May 25, 2008
Land of Lincoln~A Memorial Day Post
"The Knob Creek Place" Believed to be the cabin where Abraham Lincoln spent his early boyhood years. Abraham Lincoln Birthplace National Historic Site
"I was born Feb. 12, 1809, in Hardin County, Kentucky. My parents were both born in Virginia, of undistinguished families—second families, perhaps I should say. My mother, who died in my tenth year, was of a family of the name of Hanks.... My father ... removed from Kentucky to ... Indiana, in my eighth year.... It was a wild region, with many bears and other wild animals still in the woods. There I grew up.... Of course when I came of age I did not know much. Still somehow, I could read, write, and cipher ... but that was all A Short biographical sketch by Abraham Lincoln himself to a reporter."
Tonight I hear a man say that we shouldnt honor those fallen in war but rather those fallen in the cause of right and peace. I have mixed feelings about this statement as I believe that any one who chooses to put on this nations uniform is deserving of the nations gratitude...But what of those that served the cause of justice and preserving the peace? Yes the should receive all honor and respect but let us go first to that man that lead the nation through its worst crisis, and sacrificed much to lead our nation through a terrible war
As I walked around the Lincoln birthplace I was astounded at the primitiveness of the cabin and the surroundings. It was a rough life, a impoverished life on the frontier. But that built a character in Lincoln, that perhaps no other lifestyle would have. Now having lived in the region for a few years I know that the elements are harsh and that those that lived off of the land eked out barely an existence.
While living on Knob Creek near the road that ran from Bardstown (the territorial capital at the time) to "Hodgkins Mill" now Hodgekinsville) the boy Lincoln saw Slaves being driven to market, and solders going off to the frontier to fight the Indian. His Father was a tenant farmer, a sharecropper, who later moved his family to the Indiana territory so he could actually own the land he worked. Being of a lesser class and seeing how those even less fortunate than himself made an impression that lasted throughout his life. The inequalities of his day were innately wrong in his eyes even at a young age.
There is much more I could write but it is information that is well known. He was perhaps the most religious of any of our former Presidents, and he leaned heavily on his faith during the trials of his life. He prayed for inspiration, and I believe that God granted his requests. A poorly educated man, the work that framed his literary reference was the King James Bible. You can see that in his most famous work, a speech written in one draft on the back of an envelope with no corrections. ( I have seen that rough draft in Washington DC) But God and the Bible inspired this speech which I post for the Memorial Day...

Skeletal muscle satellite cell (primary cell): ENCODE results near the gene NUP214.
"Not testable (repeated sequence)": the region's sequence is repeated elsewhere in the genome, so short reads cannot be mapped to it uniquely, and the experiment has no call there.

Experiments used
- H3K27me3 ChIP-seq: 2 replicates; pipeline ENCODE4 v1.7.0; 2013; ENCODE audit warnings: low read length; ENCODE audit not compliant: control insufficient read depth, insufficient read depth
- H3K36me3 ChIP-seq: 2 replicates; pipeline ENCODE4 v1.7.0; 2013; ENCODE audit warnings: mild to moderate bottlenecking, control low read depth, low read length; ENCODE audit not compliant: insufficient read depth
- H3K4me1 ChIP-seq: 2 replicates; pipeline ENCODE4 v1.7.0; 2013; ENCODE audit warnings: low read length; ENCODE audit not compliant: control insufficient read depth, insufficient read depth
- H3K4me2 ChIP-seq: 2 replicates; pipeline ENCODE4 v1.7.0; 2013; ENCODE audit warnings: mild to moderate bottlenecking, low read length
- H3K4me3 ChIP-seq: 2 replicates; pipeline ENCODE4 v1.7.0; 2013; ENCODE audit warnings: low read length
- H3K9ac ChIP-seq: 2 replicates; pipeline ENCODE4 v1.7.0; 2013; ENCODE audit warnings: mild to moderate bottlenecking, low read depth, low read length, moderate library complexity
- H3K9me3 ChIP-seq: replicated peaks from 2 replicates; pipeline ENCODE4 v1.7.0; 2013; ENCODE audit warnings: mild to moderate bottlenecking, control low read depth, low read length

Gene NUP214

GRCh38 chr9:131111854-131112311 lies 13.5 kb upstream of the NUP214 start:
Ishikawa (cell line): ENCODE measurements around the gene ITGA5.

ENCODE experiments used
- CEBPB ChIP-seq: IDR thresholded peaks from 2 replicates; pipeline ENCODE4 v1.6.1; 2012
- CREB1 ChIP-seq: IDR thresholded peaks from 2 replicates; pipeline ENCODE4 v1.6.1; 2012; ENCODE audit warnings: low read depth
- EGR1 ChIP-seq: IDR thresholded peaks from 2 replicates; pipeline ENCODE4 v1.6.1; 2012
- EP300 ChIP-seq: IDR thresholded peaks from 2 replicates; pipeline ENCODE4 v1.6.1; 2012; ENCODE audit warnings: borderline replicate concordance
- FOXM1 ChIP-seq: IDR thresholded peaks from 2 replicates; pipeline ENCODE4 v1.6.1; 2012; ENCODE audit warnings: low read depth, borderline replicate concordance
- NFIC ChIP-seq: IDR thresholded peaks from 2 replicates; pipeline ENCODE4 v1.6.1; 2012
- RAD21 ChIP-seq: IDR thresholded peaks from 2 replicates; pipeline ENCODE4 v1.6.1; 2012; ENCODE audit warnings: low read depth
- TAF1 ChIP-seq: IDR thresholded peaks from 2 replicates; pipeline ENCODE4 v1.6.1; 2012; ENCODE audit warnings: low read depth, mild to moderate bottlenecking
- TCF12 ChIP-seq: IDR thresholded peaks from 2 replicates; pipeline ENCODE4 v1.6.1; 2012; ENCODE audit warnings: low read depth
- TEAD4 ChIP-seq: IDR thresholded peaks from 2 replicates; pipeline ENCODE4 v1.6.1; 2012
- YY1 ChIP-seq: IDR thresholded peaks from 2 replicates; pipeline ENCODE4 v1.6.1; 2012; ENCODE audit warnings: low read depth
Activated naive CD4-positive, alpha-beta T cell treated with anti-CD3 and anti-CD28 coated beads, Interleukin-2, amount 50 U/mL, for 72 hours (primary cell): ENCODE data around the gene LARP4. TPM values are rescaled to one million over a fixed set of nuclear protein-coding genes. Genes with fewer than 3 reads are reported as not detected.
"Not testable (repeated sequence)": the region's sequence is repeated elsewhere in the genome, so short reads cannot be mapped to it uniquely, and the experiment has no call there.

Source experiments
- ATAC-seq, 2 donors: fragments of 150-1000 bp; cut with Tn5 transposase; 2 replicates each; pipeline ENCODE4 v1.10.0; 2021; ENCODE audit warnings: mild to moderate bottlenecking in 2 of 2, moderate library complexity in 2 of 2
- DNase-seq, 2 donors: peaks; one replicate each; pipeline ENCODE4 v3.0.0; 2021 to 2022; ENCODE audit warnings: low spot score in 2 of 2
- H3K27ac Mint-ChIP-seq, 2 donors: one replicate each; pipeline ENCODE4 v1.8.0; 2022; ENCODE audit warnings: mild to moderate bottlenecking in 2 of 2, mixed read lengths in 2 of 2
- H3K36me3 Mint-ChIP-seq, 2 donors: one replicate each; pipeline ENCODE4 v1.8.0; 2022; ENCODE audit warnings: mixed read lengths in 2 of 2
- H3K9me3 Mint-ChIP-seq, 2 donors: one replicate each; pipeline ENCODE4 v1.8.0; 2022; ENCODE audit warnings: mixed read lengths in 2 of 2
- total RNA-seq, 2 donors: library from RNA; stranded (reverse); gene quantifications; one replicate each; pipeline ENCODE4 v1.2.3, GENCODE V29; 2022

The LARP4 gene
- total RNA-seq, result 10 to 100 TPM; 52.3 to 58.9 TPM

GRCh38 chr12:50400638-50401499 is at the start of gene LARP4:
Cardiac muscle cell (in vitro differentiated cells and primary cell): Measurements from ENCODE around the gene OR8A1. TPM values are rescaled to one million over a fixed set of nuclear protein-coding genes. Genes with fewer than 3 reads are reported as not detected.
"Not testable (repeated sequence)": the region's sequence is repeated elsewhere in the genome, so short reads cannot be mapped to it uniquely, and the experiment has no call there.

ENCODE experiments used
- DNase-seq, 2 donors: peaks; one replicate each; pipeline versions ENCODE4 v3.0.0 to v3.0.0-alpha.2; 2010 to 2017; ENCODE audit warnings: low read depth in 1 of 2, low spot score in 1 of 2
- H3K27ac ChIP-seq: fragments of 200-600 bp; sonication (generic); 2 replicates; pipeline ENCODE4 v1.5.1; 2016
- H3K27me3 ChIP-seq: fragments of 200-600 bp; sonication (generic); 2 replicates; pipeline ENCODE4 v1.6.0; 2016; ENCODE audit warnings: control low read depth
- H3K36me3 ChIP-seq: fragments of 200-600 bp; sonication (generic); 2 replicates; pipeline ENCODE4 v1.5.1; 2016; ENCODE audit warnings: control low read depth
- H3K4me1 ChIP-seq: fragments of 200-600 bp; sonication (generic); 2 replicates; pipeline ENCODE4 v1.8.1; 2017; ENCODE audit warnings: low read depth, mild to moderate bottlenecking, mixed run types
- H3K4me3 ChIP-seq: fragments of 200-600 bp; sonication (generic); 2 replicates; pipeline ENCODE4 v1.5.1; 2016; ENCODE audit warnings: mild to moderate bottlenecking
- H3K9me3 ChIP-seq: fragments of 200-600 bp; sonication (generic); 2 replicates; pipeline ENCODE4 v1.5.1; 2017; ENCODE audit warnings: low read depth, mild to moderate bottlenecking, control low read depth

The Gettysburg Address
November 19, 1863
Four score and seven years ago our fathers brought forth on this continent, a new nation, conceived in Liberty, and dedicated to the proposition that all men are created equal.
Now we are engaged in a great civil war, testing whether that nation, or any nation so conceived and so dedicated, can long endure. We are met on a great battle-field of that war. We have come to dedicate a portion of that field, as a final resting place for those who here gave their lives that that nation might live. It is altogether fitting and proper that we should do this.
But, in a larger sense, we can not dedicate -- we can not consecrate -- we can not hallow -- this ground. The brave men, living and dead, who struggled here, have consecrated it, far above our poor power to add or detract. The world will little note, nor long remember what we say here, but it can never forget what they did here. It is for us the living, rather, to be dedicated here to the unfinished work which they who fought here have thus far so nobly advanced. It is rather for us to be here dedicated to the great task remaining before us -- that from these honored dead we take increased devotion to that cause for which they gave the last full measure of devotion -- that we here highly resolve that these dead shall not have died in vain -- that this nation, under God, shall have a new birth of freedom -- and that government of the people, by the people, for the people, shall not perish from the earth.
May God Bless our Service Men and Women today and especially those in harms way...
The Abraham Lincoln Birthplace Memorial,Sinking Springs farm, near Hodgkinsville KY. Inside this "temple" is a 16 foot by 18 foot mud and timber cabin that for many years was believed to be the cabin where Lincoln was born. Turns out that this was a newer cabin built about 1840, but nearly in the same spot as the older one stood
Labels: History, Kentucky, Quotable Quotes